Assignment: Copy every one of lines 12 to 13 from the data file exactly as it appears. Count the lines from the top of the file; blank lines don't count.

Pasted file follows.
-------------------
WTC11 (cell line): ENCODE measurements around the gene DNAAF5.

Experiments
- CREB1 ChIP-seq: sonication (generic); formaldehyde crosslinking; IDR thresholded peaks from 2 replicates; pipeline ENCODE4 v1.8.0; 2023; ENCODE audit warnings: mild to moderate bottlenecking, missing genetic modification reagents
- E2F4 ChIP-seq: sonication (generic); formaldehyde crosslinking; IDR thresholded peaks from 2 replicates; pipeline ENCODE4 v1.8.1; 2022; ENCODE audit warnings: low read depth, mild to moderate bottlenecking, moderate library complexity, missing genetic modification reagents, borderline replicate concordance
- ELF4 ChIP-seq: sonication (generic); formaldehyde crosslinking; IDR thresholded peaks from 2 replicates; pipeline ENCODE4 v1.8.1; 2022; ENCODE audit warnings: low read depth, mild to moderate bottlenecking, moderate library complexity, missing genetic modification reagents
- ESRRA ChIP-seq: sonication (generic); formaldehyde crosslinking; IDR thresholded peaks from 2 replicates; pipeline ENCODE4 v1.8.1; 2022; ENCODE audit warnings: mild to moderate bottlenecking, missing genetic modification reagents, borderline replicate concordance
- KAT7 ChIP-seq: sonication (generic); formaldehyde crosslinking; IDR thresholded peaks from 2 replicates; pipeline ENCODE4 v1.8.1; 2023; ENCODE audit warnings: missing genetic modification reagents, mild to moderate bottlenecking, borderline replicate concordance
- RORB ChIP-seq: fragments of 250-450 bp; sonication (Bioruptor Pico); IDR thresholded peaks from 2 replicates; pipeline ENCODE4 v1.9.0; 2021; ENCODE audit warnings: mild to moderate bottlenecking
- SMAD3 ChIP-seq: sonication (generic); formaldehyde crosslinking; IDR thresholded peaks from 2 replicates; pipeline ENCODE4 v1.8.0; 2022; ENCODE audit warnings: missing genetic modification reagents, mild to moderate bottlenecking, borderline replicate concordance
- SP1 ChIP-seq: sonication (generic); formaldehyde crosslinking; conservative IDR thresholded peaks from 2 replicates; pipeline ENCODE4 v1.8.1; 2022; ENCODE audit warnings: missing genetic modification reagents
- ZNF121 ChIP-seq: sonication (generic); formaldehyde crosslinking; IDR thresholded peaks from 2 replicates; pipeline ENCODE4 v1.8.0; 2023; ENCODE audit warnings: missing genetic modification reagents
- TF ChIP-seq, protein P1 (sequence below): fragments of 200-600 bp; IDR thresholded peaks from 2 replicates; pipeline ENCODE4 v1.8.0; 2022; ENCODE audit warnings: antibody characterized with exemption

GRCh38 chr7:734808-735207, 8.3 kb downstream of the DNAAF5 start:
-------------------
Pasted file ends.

- TF ChIP-seq, protein P1 (sequence below): fragments of 200-600 bp; IDR thresholded peaks from 2 replicates; pipeline ENCODE4 v1.8.0; 2022; ENCODE audit warnings: antibody characterized with exemption

GRCh38 chr7:734808-735207, 8.3 kb downstream of the DNAAF5 start: